What Peter Drucker Would Be Reading

Posted on Jan 22, 2013 | 3 Comments

Recent selections from around the web that, we think, would have caught Peter Drucker’s eye:

1.     Reshoring, Really?:  We recently asked whether American business was creating a true pendulum swing from offshoring and outsourcing back toward inshoring and insourcing. An article in ParisTech Review tries to make sense of the newest trends but notes it’s too early to tell what they all mean. Still, of one thing we can be pretty sure: “The prospect of a return of industrial activities does not automatically mean massive job creation.”

2.     Small Factories Give Baxter the Robot a Cautious Once-Over: Speaking of reshoring, one human—er, humanoid—who may wind up hogging some people’s jobs is BaxterMIT Technology Review reports that Baxter, produced by Rethink Robotics, is a $22,000 robot who can be programmed to do jobs that have never been automated before. He’s still in the testing stage, but interest is very high, as are hopes: “Rethink Robotics says the robot will spark a ‘renaissance’ in American manufacturing by helping small companies compete against low-wage offshore labor.”

3.     The Boeing Debacle: Seven Lessons Every CEO Must Learn: Meanwhile, if you’re among those companies still working heavily offshore, you might want to rethink your model. Over at ForbesSteve Denning writes a severe assessment of all that’s gone wrong with the Boeing 787 Dreamliner. He finds that a lot of it has to do with excessive, often reckless, offshoring, and he cautions against being tempted by the quick savings: “Offshoring is not some menial matter to be left to accountants in the backroom or high-priced consultants armed with spreadsheets, promising quick profits.”

4.     Dx Comment of the Week:  Last week, when asked whether the U.S. justice system is tougher on individuals than on big business, reader Greg Basham said yes, and elaborated as follows:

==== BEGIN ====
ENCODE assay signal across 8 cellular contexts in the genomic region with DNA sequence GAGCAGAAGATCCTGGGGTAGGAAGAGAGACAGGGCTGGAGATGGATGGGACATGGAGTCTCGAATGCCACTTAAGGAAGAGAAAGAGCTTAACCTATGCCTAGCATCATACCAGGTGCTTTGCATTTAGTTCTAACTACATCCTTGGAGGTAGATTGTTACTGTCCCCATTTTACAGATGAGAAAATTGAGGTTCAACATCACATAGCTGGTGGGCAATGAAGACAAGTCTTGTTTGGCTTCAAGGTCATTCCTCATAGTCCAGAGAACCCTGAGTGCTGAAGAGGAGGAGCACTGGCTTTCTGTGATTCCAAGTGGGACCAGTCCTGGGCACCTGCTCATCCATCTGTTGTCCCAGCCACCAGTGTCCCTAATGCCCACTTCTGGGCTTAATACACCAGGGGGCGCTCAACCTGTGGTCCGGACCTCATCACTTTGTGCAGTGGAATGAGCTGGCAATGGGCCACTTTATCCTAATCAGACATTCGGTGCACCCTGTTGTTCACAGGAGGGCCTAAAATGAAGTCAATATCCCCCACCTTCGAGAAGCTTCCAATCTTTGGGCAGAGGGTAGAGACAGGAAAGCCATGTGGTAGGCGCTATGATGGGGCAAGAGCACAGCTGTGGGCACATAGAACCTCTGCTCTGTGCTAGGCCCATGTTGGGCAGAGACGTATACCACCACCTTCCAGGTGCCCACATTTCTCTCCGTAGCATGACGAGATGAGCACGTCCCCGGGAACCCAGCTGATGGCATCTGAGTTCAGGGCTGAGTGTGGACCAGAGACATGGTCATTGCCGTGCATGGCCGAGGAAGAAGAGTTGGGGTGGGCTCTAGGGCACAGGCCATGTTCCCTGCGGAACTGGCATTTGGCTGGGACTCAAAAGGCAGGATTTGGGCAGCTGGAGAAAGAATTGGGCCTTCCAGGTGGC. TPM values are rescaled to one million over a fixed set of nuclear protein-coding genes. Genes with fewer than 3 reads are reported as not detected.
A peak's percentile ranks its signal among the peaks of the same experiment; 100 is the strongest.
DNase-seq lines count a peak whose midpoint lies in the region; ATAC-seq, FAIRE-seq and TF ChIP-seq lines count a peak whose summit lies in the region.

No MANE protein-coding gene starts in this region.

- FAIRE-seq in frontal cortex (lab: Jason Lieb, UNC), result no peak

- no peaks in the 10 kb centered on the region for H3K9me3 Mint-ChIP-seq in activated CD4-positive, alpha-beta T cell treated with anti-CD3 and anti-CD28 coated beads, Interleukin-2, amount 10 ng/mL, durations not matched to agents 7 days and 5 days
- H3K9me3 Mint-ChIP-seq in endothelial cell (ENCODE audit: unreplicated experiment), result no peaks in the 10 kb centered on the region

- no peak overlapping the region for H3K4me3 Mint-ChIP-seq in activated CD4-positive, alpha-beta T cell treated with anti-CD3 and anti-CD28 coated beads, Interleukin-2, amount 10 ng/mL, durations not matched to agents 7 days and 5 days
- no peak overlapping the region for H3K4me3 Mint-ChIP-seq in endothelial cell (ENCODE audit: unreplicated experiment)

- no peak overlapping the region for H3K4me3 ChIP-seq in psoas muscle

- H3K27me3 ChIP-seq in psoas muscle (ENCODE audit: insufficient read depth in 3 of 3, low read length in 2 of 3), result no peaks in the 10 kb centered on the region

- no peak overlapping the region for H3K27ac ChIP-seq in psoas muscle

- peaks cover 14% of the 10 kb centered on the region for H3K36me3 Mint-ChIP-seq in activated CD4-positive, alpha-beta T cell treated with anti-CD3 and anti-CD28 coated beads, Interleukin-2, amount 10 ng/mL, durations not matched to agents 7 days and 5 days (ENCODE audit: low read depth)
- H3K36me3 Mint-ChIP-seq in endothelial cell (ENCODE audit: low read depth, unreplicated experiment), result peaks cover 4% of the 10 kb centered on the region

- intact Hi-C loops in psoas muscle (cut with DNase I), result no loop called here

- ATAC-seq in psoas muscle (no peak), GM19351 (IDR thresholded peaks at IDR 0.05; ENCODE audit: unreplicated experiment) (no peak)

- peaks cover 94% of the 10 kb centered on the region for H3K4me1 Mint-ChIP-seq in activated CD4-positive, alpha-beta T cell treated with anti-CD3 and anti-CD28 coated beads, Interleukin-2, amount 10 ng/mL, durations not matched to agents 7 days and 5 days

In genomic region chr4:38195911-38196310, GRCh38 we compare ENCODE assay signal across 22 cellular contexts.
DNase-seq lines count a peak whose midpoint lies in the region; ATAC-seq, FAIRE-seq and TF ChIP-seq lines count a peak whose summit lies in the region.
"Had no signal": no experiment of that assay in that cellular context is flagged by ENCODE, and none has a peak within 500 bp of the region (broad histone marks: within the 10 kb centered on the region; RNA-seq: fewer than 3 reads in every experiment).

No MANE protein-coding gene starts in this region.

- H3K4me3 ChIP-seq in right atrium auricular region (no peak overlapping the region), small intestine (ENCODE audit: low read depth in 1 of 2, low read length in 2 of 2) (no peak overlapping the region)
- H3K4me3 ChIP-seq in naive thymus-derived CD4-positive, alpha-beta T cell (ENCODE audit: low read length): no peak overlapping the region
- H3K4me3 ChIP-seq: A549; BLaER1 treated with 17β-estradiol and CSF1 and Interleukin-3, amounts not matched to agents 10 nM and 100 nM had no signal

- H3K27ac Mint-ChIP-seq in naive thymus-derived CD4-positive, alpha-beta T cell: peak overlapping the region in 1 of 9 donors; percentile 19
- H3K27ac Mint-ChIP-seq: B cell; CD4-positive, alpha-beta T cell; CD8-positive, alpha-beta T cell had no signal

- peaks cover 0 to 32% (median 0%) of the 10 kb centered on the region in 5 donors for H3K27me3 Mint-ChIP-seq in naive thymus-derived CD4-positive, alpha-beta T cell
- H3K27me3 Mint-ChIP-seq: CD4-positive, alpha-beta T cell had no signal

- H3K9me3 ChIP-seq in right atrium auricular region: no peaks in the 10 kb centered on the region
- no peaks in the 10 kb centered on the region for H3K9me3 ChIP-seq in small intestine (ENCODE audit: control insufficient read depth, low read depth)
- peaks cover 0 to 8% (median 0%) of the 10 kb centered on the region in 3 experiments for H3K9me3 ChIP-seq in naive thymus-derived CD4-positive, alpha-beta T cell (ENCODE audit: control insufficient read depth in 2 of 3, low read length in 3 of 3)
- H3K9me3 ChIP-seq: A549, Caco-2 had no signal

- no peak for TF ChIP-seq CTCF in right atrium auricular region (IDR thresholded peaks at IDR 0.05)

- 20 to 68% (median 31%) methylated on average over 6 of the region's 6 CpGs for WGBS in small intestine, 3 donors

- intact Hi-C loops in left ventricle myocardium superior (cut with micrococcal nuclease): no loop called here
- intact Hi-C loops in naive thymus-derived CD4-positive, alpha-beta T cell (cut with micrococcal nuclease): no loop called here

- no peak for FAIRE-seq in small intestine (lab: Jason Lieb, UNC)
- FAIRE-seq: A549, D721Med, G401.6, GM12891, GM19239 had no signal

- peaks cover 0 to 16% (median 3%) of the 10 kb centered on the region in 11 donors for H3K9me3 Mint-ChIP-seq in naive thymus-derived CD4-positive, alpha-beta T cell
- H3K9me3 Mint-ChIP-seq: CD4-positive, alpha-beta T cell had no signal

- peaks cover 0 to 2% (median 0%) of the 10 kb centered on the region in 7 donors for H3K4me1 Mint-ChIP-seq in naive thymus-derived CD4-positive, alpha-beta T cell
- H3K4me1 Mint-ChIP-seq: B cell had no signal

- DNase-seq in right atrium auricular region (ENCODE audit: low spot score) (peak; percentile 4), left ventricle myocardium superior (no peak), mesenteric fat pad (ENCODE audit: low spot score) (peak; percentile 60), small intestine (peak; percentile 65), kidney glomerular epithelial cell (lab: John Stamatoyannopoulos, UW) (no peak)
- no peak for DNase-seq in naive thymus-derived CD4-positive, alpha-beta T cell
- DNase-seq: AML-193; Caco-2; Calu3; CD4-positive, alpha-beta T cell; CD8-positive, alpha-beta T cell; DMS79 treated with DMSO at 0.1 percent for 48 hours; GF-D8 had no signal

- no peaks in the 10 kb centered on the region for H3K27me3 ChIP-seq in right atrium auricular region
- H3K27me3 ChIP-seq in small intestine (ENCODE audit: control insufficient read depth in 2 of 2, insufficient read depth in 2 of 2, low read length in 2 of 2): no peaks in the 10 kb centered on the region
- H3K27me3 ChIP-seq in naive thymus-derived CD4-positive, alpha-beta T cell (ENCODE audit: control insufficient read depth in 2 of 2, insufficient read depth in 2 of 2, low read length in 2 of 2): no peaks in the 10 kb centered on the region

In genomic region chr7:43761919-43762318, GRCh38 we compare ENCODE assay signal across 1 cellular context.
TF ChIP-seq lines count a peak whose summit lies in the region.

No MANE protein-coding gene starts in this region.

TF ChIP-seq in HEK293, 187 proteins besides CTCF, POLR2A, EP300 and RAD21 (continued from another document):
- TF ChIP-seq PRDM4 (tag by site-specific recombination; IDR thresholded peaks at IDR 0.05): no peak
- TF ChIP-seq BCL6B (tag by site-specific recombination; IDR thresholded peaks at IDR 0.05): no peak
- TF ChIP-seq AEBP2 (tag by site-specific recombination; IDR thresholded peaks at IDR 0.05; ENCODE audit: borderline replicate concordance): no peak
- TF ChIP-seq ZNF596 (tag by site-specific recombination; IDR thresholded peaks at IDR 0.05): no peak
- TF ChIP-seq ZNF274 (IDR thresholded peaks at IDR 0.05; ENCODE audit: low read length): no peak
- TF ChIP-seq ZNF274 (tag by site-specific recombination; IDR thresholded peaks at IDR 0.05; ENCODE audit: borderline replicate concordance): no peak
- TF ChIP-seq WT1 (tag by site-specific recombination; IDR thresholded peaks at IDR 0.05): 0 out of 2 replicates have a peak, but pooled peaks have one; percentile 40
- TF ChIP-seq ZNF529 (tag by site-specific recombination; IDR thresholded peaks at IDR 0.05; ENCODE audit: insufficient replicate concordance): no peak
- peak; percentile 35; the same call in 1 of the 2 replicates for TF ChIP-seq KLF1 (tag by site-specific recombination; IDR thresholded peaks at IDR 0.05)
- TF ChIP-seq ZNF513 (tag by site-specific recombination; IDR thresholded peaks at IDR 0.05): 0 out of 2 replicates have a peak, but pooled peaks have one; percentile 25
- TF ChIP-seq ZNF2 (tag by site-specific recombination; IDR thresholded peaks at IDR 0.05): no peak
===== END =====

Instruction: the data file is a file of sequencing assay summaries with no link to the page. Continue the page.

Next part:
The fines that businesses are paying that are actually borne by the shareholders are now just a cost of doing business. Without criminal charges against executives in firms this stuff will just go on and on.
The reality is that investigations of wrongdoing into business crime are extremely complex and there are simply limited resources applied to this stuff. Crimes such as robbery or murder are a lot easier to solve whereas any conspiracy-type charges are very hard to convict on and getting information to lay a charge difficult.



  1. Jeffrey Smyth
    January 26, 2013

    Re: the DX comment of the week I refer you to Carl Sandburg’s poem from the Robber Baron era that I read in university more than 50 years ago:

    “Thieves? Yes. Little thieves? Yes. And they get it where the chicken gets the ax? Yes. And the big shots are something else? Yes. And you cannot convict a million dollars*? Not unless Tuesday is Saturday, neighbor.

    *the only question is should we update that to a billion or a trillion?

  2. Jeffrey Smyth
    January 26, 2013

    Re: The DX Comment of the Week:

    Please refer to a poem by Carl Sandburg that I read in university more than 50 years ago:

    “Thieves? Yes. Little thieves? Yes. And they get it where the chicken gets the ax? Yes. And the big shots are something else? Yes. And you can’t convict a million dollars?* Not unless Tuesday is Saturday, neighbor.”

    Today’s only question is whether that should be a billion or a trillion.

  3. Judie Forbes
    January 26, 2013

    The greatest cost of offshoring may not be measured in dollars. Innovation happens when someone sees a problem, fixes the problem, and the applies the fix to other situations. If the person who sees the problem is offshore, that is where the innovation happens. An if Americans, long honored for the ability to innovate, aren’t exposed to the problems, we lose that opportunity.


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